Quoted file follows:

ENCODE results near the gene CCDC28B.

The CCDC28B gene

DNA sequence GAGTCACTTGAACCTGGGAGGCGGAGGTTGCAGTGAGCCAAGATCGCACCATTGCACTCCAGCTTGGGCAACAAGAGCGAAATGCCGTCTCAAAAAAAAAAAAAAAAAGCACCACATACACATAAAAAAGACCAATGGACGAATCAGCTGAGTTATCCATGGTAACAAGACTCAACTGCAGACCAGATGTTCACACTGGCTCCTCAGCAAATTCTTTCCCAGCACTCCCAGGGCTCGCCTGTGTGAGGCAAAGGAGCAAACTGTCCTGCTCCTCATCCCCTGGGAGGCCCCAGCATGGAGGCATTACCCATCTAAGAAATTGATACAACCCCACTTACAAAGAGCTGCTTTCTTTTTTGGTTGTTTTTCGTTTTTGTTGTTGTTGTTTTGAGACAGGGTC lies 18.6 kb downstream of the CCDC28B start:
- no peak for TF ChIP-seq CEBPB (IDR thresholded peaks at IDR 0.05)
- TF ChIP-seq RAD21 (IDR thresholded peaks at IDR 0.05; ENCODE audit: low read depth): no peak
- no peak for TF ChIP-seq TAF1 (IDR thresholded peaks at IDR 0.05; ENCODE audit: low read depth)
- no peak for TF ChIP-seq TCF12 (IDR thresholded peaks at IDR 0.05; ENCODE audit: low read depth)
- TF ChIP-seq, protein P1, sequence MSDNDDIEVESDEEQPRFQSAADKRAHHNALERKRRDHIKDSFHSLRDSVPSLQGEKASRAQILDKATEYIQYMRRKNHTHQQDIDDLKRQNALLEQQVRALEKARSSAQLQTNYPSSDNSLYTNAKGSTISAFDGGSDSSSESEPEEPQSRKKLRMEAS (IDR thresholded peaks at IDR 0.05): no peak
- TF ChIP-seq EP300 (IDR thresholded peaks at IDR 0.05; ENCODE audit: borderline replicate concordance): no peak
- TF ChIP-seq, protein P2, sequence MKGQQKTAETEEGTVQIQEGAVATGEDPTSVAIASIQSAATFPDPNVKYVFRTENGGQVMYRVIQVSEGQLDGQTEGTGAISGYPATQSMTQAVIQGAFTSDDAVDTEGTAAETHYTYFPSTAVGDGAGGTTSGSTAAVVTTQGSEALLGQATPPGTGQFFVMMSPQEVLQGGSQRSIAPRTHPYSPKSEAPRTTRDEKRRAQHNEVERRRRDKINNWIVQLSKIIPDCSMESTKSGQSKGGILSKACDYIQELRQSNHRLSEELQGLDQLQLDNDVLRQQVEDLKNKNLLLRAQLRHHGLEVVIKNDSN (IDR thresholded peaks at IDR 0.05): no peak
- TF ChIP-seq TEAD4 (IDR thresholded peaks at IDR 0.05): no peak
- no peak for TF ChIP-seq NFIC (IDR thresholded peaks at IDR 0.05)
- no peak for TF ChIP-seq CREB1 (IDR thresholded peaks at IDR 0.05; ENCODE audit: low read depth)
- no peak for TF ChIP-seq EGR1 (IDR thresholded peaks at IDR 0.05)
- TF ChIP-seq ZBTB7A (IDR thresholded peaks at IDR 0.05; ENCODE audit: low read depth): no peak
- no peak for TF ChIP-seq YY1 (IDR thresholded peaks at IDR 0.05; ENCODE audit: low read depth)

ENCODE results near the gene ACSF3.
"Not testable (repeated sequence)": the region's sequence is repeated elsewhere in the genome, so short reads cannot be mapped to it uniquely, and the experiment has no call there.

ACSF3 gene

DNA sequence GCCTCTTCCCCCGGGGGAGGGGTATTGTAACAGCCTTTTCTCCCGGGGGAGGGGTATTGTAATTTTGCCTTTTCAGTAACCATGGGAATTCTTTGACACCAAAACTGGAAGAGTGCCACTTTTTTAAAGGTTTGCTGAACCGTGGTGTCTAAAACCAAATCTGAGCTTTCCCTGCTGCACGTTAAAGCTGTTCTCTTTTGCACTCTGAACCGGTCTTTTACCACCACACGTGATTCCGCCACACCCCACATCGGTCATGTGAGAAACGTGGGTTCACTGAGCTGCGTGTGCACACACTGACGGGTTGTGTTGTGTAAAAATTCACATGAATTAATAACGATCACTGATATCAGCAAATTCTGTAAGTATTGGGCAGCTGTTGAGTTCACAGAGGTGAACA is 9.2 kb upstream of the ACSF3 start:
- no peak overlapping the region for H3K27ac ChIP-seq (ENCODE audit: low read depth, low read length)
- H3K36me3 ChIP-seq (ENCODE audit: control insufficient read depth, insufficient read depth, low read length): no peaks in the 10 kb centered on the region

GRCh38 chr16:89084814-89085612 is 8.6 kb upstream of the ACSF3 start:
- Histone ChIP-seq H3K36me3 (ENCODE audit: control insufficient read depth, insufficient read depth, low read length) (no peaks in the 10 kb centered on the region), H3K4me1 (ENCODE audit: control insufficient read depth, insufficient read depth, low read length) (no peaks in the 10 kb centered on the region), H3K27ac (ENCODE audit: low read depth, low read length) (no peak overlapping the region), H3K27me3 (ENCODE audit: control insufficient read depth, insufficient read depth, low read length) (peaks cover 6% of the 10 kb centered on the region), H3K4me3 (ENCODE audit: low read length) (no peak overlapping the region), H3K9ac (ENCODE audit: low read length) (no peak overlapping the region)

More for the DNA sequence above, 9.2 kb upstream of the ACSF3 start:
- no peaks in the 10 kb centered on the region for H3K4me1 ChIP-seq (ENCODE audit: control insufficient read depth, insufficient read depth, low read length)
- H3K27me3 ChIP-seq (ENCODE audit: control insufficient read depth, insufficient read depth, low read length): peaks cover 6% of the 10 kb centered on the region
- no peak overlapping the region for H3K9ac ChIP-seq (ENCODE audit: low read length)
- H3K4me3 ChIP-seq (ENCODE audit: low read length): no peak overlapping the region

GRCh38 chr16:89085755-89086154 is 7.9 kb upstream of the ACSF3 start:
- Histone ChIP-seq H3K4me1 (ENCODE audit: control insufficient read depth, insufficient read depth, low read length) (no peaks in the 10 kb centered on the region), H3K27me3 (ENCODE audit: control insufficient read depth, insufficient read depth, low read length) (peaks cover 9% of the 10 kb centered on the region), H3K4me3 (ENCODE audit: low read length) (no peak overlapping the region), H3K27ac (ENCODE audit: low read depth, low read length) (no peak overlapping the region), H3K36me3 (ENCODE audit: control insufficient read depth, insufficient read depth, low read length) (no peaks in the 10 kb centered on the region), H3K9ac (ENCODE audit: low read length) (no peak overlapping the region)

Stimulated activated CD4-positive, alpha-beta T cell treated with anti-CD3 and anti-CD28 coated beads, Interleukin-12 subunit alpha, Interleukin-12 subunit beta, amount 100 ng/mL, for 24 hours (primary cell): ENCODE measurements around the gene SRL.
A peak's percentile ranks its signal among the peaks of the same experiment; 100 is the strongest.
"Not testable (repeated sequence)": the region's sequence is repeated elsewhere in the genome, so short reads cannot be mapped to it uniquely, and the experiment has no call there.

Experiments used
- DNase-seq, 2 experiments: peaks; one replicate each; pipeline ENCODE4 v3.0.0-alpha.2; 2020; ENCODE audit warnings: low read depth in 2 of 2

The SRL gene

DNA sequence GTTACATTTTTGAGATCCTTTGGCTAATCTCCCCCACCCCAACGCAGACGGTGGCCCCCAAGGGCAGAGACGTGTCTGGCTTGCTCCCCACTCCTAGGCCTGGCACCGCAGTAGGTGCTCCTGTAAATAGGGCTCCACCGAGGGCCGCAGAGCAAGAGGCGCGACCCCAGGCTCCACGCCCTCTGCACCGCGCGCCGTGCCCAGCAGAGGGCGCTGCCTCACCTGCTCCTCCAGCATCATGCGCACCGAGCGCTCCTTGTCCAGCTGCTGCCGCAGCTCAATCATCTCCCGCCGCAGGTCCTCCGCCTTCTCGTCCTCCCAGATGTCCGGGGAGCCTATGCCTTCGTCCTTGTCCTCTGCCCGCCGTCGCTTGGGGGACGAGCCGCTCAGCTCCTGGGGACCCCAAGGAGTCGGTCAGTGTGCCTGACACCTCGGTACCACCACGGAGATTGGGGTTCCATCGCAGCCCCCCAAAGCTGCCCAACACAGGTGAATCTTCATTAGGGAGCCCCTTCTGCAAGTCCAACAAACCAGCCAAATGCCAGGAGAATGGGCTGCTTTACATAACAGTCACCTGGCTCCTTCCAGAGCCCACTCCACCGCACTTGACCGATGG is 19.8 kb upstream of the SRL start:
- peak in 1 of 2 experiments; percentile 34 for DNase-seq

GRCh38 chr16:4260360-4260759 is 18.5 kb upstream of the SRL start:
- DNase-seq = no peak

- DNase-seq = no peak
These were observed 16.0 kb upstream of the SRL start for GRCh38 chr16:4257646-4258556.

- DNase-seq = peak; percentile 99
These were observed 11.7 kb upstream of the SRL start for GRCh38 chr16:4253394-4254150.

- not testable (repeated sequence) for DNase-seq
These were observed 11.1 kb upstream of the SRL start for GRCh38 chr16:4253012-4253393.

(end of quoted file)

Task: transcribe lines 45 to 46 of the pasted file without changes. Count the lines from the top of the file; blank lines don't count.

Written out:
These were observed 11.7 kb upstream of the SRL start for GRCh38 chr16:4253394-4254150.

- not testable (repeated sequence) for DNase-seq